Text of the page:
You have been warned. If you try to install this program immediately after downloading it won’t work. Like a good apple pie, it needs to rest a few minutes. It seems that until Windows Defender has a good, hard look at it, Windows won’t allow it to install.
As with any software package, have the license key handy. By the way, this program allows you to have multiple copies of the program on various computers. Turn the license off on one machine and then activate it on the other. This allows me to switch from my desktop computer to the wife’s laptop and back. There are no limits on moving the license key, only that one device at a time can be active on the license.
I started to learn the program with a basic rectangular floor plan with doors and windows. It also had stairs and a loft. Placement of the stairs took a lot of trial and error to figure out. By the time that I mastered the program basics, my wife had seen enough to run the program too. To get the roofline and everything like I wanted was eleven hours, but the next day my wife was able to sit down and layout all the furniture, bathroom fixtures, and the kitchen in just a few hours. Then she went on to move stuff around, paint the inside and add floor coverings. Once you get the hang of it, it becomes fun.
You can place electrical outlets and fire alarms, sinks, bookshelves, granite or quartz countertops, and just about anything else you can think of. Some of this includes name brands of appliances, sinks, cabinets, hardware, paint, carpet, decking, doors, and more.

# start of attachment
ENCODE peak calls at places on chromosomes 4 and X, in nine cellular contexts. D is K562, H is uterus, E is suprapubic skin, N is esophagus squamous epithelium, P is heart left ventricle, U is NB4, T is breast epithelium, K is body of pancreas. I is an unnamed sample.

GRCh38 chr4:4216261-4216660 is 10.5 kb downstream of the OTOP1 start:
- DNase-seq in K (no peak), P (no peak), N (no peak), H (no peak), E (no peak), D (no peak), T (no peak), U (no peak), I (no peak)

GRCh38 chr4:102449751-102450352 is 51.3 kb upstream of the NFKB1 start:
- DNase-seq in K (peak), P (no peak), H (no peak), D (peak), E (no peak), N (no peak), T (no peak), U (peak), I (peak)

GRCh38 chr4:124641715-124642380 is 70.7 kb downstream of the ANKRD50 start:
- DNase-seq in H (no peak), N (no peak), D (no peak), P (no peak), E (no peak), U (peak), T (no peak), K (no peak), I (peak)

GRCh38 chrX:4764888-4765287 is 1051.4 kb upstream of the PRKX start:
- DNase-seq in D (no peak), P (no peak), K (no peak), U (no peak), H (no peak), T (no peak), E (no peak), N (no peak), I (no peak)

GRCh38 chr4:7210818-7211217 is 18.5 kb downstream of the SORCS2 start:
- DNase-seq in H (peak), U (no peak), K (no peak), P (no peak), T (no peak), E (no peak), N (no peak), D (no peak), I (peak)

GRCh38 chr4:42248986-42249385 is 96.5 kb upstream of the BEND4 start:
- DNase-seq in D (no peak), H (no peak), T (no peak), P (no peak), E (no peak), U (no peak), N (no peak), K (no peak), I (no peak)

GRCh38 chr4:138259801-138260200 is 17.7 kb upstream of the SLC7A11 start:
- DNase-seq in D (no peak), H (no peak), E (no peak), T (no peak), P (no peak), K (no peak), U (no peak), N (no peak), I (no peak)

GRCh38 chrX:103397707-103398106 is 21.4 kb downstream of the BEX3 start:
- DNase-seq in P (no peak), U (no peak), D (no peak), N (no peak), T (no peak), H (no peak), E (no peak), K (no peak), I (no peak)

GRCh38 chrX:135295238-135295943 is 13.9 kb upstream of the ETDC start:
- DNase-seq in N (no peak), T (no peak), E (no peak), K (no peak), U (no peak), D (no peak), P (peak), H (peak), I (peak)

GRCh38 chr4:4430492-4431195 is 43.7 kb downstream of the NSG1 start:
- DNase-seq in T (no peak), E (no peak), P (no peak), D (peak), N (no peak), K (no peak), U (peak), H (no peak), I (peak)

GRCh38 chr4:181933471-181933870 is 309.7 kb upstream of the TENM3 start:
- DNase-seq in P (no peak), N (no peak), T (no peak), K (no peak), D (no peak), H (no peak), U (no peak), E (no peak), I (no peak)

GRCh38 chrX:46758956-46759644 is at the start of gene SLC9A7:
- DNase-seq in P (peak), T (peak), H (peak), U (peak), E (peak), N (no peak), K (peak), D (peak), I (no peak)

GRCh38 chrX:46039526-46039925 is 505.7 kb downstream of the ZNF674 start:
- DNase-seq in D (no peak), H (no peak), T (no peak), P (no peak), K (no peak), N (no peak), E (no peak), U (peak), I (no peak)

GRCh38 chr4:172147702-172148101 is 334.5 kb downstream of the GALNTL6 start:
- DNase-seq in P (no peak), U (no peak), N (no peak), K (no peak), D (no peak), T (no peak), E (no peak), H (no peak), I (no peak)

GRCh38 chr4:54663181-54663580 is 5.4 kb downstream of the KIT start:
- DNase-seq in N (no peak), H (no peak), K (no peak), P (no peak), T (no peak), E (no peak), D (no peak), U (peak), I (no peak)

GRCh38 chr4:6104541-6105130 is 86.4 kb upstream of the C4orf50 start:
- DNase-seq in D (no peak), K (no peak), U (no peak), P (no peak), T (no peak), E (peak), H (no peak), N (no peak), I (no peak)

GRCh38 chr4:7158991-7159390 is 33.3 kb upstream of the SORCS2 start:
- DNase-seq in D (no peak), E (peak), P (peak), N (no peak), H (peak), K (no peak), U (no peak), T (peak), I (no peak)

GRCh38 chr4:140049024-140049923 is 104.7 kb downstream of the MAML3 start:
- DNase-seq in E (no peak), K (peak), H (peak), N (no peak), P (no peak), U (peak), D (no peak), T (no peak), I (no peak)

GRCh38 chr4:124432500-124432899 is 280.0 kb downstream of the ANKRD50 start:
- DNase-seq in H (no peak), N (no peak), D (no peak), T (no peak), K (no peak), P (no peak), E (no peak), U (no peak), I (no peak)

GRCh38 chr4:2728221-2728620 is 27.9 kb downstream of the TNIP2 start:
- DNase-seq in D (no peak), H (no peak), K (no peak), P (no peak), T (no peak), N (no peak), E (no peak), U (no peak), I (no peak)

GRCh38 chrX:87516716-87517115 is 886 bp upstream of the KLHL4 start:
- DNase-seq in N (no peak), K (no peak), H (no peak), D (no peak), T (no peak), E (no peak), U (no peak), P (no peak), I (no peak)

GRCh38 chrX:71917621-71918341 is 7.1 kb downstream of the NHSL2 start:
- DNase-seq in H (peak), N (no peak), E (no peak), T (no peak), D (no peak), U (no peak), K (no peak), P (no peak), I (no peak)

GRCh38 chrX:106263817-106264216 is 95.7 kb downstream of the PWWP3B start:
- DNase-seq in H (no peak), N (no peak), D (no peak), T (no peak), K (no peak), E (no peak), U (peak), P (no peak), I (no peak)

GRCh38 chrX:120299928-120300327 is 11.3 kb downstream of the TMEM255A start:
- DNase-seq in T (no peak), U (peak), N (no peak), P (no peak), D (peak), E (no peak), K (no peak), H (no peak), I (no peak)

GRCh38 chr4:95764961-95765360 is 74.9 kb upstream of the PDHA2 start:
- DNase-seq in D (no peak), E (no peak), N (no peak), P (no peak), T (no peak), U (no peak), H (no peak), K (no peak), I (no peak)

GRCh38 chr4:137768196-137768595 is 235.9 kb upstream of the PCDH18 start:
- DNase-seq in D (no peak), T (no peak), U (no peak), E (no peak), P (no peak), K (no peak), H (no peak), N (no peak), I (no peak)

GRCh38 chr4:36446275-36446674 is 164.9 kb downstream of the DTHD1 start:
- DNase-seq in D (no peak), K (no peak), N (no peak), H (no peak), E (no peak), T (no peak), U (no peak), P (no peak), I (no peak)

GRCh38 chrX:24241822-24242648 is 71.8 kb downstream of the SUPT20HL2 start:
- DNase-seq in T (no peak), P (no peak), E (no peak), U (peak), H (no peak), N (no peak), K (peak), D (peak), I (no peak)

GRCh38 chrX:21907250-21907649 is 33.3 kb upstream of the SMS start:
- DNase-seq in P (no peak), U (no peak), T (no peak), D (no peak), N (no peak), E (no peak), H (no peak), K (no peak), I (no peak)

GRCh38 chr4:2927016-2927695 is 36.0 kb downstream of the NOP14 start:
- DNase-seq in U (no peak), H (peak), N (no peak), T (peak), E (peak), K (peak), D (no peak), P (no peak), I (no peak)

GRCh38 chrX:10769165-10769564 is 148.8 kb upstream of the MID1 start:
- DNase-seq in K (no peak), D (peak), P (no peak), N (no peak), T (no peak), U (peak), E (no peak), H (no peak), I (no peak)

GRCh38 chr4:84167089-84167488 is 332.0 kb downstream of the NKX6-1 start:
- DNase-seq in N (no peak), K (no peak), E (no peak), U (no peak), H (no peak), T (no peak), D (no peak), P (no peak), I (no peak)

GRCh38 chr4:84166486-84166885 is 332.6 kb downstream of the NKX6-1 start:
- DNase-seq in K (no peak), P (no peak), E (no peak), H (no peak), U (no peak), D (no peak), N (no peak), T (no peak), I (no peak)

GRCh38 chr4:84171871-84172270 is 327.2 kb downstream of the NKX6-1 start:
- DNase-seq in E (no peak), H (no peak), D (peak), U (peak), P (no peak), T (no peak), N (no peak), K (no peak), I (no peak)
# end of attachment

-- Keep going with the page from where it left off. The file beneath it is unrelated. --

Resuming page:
This tier of the program will do some remarkable things but if you want a full material take-off, floor joist and roof plan, or the ability to print formal blueprints then you need to step up to a higher version of the product.
The 3D views were nice to see but did seem to be limited in one important visual aspect. The program can show backgrounds and textured ground level, but when we tested it, the entire building foundation seemed to be sitting on the ground and not partially sunken into the earth. This makes any building on a stem wall look abnormally tall.
The best 3D view is from the Doll House perspective. In the actual program, 3D renders can be rotated by moving your mouse and/or changing the camera perspective.
You get a variety of textures and furnishings to put in your virtual home and have the option to buy even more on Chief’s website. The program will allow some colors and textures to be input into the program but frankly my wife can do that easier than I, because I never spent much time with this part of the program.
Oh, Chief Architect is based out of Idaho. I won’t say that the limits of this program are your imagination, but it gets really close.